Disaster recovery is a prime target for automation as businesses' downtime tolerance and overall DR know-how have lowered.
A big IT problem these days is that while organizations have more data and that data is growing faster than ever, fewer administrators focus solely on storing and managing that information. This age of specialization calls for products that require less manual intervention. Industry experts and vendors see demand for tools that build in disaster recovery automation to handle tedious tasks and reduce downtime.
Covering a skill gap
Disaster recovery (DR) automation isn't just useful for reducing downtime. Marc Staimer, president of Dragon Slayer Consulting, said automation is making DR simpler, which helps make up for a lack of IT expertise. He said this is especially important among SMBs because small business owners and IT administrators are often the same person. Staimer said he has rarely seen a small business with more than two people on their IT team.
But the growing skill gap isn't limited to SMBs. Staimer said among enterprises, new administrators entering the workforce lack the skills to do their jobs across multiple IT disciplines, which include backup, cybersecurity and DR. Meanwhile, retiring administrators are leaving the workforce and taking their skills with them.
Marc StaimerPresident, Dragon Slayer Consulting
"The focal point in college nowadays isn't fixing hardware or doing backup," Staimer said. "To make up for it, software vendors are making things simpler to use."
Greater simplification in DR products is a logical trend, said Vinny Choinski, senior lab analyst at IT analyst firm Enterprise Strategy Group. Administrators responsible for DR will likely also work with hypervisors, Choinski said. For example, VMware's ability to let users manage and move VMs optimally and automatically sets high expectations for how other IT workloads are handled.
"DR has to be at that kind of level," Choinski said.
The shift away from IT specialization in favor of IT "versatilists" also contributes to a growing skill gap. Staimer said it is getting harder and harder to find organizations with dedicated backup administrators. Instead, businesses often have IT roles for which backup is a responsibility, but that same staff member also has other, more business-focused duties. Automation tools and other simplification methods help workers in these roles do their job better, but it doesn't fix an underlying problem of IT expertise slowly bleeding out of the workforce.
"They want everyone to be able to do everything," Staimer said.
Disaster recovery automation in action
This trend is prompting vendors to bring out more disaster recovery automation tools. These include ways to monitor when conditions call for a recovery, and then automating recovery without administration interaction.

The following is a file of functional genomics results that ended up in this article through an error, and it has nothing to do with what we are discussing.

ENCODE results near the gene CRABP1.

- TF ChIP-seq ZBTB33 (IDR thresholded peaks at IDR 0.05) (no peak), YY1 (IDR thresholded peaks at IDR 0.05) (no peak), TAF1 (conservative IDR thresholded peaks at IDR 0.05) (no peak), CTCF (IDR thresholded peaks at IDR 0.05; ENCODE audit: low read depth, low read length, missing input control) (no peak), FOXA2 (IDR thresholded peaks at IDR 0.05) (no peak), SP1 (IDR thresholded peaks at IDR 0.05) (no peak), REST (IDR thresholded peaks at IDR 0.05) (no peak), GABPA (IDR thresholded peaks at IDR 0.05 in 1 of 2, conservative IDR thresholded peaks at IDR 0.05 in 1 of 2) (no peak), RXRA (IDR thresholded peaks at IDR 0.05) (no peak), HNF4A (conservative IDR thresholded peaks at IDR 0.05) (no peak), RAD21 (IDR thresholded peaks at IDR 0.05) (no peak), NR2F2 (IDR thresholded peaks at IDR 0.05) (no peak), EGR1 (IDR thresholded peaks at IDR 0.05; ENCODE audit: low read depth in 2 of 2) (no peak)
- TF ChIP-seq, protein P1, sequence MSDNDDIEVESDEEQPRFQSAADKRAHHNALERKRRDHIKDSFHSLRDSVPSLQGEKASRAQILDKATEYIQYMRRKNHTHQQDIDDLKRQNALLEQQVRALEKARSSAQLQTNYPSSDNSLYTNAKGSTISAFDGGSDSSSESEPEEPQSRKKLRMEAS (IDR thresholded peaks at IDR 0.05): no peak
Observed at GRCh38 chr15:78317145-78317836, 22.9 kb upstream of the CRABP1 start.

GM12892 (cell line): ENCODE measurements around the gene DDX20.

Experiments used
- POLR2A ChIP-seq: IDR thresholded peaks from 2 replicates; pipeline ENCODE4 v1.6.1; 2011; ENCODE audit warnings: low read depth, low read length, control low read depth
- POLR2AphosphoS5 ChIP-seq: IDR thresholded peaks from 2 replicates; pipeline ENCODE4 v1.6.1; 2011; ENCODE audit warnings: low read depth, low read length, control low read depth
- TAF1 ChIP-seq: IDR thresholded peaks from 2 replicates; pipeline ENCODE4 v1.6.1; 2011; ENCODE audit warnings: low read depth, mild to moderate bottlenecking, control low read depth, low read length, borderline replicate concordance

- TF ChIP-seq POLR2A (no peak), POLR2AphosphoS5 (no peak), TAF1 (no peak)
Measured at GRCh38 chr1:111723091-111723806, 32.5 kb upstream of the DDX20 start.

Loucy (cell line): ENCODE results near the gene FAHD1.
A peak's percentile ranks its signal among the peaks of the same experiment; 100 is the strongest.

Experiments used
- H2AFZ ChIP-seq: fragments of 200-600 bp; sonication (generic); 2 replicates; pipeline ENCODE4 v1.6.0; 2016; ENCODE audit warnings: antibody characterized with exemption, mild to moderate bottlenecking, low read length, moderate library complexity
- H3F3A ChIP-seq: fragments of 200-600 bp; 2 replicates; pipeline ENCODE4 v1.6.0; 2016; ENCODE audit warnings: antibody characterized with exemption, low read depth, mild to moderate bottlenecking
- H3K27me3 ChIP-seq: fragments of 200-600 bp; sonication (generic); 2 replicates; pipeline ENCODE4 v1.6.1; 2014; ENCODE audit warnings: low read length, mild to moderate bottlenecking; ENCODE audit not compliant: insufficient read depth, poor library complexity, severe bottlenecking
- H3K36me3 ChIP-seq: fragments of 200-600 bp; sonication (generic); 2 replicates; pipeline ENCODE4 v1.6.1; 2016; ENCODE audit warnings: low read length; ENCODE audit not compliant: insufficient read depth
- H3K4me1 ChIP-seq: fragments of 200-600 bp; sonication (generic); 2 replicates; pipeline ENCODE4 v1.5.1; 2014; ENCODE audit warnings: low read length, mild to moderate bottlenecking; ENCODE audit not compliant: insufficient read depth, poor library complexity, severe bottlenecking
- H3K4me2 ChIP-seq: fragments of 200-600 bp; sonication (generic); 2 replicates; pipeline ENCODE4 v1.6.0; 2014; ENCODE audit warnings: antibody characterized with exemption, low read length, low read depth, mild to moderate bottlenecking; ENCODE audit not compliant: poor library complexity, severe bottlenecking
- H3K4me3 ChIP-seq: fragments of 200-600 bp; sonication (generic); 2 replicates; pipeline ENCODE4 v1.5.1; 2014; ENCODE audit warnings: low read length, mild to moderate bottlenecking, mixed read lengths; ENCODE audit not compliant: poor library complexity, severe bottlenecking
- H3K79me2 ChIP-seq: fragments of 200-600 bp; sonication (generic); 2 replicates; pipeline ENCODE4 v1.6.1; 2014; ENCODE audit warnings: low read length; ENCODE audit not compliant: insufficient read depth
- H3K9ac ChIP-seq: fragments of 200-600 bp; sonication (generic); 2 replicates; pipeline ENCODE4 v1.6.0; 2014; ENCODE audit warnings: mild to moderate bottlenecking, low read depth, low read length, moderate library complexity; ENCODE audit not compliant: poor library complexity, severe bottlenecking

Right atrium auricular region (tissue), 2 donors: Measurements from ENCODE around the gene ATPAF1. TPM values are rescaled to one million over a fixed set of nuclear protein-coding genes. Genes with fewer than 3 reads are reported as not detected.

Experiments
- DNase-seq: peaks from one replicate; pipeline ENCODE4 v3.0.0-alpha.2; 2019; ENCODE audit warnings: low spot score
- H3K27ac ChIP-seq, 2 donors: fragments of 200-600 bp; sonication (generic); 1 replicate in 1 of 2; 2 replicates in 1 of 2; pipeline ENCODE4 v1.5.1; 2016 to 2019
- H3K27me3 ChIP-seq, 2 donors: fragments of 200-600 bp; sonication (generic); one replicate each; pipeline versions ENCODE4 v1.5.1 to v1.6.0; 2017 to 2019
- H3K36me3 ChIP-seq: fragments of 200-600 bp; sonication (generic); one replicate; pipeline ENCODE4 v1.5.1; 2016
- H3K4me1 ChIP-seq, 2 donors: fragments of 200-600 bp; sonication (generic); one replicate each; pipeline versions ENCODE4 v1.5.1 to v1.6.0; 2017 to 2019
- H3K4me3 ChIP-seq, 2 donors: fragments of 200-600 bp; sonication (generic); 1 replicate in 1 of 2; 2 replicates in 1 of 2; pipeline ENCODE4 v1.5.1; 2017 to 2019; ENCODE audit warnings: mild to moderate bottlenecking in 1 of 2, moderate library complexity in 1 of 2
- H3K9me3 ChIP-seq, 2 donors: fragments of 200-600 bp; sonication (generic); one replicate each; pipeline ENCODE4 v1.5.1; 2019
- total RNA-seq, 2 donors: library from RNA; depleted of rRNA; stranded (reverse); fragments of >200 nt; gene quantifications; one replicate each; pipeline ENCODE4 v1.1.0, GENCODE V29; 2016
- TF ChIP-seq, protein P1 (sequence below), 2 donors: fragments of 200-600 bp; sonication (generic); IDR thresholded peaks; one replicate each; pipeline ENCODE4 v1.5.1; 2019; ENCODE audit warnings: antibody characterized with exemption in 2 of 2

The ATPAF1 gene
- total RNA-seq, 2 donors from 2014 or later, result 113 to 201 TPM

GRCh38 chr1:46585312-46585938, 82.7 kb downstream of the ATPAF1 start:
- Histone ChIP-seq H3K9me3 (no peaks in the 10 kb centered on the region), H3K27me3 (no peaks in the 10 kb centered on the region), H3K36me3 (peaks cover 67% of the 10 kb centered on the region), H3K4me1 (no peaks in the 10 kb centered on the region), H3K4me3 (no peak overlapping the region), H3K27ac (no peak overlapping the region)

An example of this is Rubrik's ability to detect ransomware encryption and automatically recover to a point before the attack. DR automation also applies to DR testing, in which failover tests are done in a nondisruptive manner. Products from Unitrends, Acronis and Asigra have this capability.
SIOS AppKeeper, a tool that automatically reboots frozen or failed applications in Amazon EC2 instances without manual intervention, rolled out in the U.S. at the end of January 2020. SIOS first launched AppKeeper in Japan in 2017.
Michael Bilancieri, senior vice president of products and marketing at SIOS, described manually maintaining high availability (HA) for EC2 as a time-consuming and error-prone process. It involves the use of monitoring tools such as Amazon CloudWatch and AWS Auto Recovery to track the health of EC2 environments and then custom scripting restart or reboot functions when failures are detected. AppKeeper is meant to take the maintenance of those scripts out of the equation.
Bilancieri said customers have started to demand HA for their EC2 instances, even if the applications running on EC2 aren't mission-critical. He said there's lower downtime tolerance in general, and automation is the key to providing that.
"Automation brings downtime to a minimum. If you don't automate it, something can fail and not be found," Bilancieri said.
Many SMA Technologies' OpCon workload automation platform customers use it for DR-related purposes. Ben Demaree, director of product management at SMA Technologies, said a large number of OpCon customers use it to failover specific applications to ensure they stay active, but some use it for full failovers. He said one SMA Technologies customer that manages data for about 300 credit unions uses OpCon to automate a full failover between two sites every six months, alternating production environments between the two locations.
Demaree said DR is a common use case for automation tools because there are many manual steps involved with failing over. He said the key benefit of automating all those manual steps is reducing downtime, which can be costly.
"Workload automation plays nicely into the DR space because there's a lot to orchestrate," Demaree said.